I’ve created this list in the midst of slogging through the annual year-end process of proclaiming my favorite releases of the previous 12 months, which only reinforces how arbitrary and fleeting these things are. There are countless gems in the New World catalog, and on another day, I might have included Sarah Hennies, Christian Wolff, John Luther Adams, or Charlemagne Palestine. But this is what I’ve got today, with a definite emphasis on releases that prompted different paradigm shifts in my cranium. - Peter Margasak, January 2022
The passage of time has increasingly established the wild creative prescience of the American experimental scene of the 1970s, no matter where it touched down. Like his peers Alvin Curran had an ambivalent relationship with tradition, and he truly acknowledged his multitudes in the series of solo records he made during the decade, taking advantage of home recording to produce paradigm-shifting epics that darted between, collided, melded, and embraced a full cornucopia of disparate styles and practices. The music is trippy, hypnotic, beautiful, deeply personal, and intimate. Decades later it also sounds like nothing else in the world, while at the same time it’s provided a clear template for contemporary sonic seekers.
This album introduced me to the compositional work of violist Jordan Dykstra, a CalArts grad who studied under Michael Pisaro-Liu, Wolfgang von Schweinitz, and Ulrich Krieger. His microtonal, longform works are mind-warping, but also, dare I say, deeply humanistic and, at times, funny. As wrote in Bandcamp Daily last year, “Most of the works in this fantastic, perception-altering record explore specific harmonic intervals in great detail, producing sumptuous overtones that come to life when activated; Dykstra embraces a flexibility in his writing so that each musician and ensemble can create dynamic new iterations. Inquiry is a key practice for him, but not at the expense of creating something exquisite and compelling.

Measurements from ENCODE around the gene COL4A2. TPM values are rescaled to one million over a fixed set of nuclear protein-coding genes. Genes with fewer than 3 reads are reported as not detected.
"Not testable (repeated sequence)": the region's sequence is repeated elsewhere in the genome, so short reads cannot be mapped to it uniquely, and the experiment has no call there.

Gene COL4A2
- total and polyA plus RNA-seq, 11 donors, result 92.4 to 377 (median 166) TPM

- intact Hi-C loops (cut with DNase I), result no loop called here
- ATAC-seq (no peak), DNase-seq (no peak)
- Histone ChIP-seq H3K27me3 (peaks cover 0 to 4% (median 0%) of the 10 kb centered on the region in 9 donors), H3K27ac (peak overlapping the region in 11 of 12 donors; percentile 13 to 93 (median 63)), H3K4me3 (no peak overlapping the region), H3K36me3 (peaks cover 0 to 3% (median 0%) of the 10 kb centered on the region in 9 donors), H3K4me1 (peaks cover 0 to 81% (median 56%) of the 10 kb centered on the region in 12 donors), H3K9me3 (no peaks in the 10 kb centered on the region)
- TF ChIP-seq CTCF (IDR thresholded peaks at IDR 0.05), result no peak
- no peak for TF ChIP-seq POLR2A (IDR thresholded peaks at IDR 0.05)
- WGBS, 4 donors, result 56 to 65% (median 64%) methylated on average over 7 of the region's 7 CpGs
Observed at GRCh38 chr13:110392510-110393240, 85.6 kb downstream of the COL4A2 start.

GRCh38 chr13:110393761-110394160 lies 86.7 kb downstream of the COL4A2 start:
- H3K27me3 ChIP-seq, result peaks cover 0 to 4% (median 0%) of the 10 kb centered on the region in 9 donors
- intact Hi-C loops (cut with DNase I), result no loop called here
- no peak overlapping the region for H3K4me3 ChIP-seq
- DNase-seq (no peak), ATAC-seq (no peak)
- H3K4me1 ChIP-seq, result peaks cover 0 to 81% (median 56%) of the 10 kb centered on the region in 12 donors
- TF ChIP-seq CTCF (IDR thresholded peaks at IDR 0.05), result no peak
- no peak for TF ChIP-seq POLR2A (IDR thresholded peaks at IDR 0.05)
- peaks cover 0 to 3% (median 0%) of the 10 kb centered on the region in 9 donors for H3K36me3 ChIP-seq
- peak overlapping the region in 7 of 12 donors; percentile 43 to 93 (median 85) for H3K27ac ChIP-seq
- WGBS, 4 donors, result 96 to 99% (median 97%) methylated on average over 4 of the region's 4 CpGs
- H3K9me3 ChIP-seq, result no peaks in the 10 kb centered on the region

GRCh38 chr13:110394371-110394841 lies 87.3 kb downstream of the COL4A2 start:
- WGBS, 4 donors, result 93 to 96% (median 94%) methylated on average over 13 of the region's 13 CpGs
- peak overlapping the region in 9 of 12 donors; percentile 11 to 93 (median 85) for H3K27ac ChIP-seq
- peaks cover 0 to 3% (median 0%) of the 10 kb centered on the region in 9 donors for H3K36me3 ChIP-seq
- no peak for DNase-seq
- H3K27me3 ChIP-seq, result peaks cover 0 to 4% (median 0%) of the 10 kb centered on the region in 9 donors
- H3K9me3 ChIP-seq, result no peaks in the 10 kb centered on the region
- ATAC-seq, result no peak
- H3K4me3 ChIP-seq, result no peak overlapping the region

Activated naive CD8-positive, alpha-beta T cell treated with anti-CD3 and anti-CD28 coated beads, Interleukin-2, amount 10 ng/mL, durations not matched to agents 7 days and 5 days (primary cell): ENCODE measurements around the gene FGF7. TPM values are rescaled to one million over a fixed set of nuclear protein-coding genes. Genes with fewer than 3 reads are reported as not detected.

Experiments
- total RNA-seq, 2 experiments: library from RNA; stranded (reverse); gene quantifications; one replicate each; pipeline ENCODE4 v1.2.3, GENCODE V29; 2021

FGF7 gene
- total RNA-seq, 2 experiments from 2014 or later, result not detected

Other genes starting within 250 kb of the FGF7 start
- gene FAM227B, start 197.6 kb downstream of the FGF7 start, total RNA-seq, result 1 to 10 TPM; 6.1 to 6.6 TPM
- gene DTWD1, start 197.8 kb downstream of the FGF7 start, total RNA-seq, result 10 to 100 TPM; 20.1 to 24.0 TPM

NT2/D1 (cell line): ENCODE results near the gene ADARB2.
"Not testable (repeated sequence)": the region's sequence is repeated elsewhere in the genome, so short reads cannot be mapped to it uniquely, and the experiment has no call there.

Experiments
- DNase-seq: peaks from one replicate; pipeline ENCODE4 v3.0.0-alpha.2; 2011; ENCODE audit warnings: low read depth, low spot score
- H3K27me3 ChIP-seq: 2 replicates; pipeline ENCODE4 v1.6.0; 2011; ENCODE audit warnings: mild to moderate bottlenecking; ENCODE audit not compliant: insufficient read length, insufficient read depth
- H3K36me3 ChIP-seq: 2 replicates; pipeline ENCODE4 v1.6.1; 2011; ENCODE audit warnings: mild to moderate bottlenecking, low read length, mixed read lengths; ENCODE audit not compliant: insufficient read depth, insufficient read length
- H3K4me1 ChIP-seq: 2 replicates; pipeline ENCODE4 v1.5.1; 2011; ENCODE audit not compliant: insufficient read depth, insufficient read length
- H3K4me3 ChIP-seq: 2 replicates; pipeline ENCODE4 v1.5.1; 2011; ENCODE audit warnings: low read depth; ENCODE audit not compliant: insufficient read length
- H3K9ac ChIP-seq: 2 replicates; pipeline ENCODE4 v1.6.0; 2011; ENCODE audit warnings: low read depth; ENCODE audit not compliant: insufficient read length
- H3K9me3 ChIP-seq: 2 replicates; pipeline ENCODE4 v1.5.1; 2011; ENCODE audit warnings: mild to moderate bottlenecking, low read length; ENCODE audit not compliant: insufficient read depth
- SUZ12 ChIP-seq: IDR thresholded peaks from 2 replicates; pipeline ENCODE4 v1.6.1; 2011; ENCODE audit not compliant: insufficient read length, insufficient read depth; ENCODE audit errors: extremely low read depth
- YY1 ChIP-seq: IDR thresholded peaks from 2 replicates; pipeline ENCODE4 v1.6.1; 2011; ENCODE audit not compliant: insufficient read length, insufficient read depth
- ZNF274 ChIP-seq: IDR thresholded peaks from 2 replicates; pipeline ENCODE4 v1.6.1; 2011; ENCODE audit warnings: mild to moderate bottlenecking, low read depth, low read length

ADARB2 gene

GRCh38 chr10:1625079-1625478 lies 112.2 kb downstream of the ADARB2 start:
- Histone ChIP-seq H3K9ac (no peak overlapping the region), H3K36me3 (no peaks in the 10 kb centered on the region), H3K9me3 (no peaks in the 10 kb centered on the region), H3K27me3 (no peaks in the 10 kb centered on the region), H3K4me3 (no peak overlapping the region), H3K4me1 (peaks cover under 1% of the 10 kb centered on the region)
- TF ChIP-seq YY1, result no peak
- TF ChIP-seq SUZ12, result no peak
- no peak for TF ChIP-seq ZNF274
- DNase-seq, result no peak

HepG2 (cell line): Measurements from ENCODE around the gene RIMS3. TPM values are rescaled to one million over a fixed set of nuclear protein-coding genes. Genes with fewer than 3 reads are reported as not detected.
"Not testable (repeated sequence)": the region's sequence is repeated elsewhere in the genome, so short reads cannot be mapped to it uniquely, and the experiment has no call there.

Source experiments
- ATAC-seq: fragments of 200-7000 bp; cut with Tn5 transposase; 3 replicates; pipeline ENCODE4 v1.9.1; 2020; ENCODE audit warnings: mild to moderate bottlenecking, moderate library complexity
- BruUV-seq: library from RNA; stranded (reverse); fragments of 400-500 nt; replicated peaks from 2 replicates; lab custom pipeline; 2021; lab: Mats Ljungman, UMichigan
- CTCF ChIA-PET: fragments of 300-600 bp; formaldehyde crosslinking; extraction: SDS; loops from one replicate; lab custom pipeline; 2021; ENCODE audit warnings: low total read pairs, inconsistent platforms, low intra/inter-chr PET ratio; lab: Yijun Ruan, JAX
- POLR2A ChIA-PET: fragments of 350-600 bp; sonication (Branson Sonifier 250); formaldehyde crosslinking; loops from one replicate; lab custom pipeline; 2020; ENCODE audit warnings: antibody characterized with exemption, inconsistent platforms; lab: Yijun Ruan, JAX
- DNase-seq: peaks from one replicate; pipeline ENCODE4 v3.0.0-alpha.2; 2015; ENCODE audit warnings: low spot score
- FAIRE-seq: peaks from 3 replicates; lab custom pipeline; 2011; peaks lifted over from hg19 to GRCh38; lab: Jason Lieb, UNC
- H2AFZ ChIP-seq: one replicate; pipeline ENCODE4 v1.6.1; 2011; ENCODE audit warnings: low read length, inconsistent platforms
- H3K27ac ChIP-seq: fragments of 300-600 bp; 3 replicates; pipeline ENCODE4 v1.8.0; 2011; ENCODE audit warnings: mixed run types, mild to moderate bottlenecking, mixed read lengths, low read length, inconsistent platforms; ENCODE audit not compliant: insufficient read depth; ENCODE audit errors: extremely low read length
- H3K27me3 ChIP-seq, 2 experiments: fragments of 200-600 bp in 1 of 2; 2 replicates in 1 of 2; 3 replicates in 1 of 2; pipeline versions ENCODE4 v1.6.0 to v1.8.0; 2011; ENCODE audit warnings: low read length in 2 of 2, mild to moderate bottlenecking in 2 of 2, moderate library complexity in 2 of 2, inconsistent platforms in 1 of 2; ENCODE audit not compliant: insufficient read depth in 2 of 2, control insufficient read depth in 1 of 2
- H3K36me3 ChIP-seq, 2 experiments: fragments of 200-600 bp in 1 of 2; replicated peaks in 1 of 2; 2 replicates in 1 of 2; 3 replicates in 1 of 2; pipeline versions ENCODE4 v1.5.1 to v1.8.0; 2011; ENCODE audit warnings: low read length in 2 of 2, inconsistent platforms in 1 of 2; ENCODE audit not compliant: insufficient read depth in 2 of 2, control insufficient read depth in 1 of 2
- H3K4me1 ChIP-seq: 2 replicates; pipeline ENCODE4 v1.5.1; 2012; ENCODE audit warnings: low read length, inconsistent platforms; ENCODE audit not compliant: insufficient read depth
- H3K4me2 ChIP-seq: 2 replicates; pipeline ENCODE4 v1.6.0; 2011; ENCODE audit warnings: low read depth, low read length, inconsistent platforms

Hard to pick only one title from the New World catalog by James Tenney, but this collection of his early electronic work is so singular, bracing, and seething with portent it’s impossible to skip. Living in Berlin for the last couple of years I’ve felt his influence as a musician, thinker, and, above all, human being all over the place. I adore his acoustic music, but these raw experiments still enthrall and confuse, and I don’t think I can ever get tired to the sweep of his “For Ann (Rising).”
A key work in the patiently evolving sound world of Berlin-based American composer Catherine Lamb, this project achieves lift off thanks in part of the devoted performance of the France’s Ensemble Dedalus. But the gorgeously extended Prisma Interius IX is one of her first works to introduce the secondary rainbow synthesizer—built by Lamb and Bryan Eubanks—which injects live environmental recordings into the particular tuning world occupied by the music. The excellent liner notes by frequent Lamb associate and flutist Rebecca Lane go a long way in explaining why the music is so special and generous, both to performers and listeners.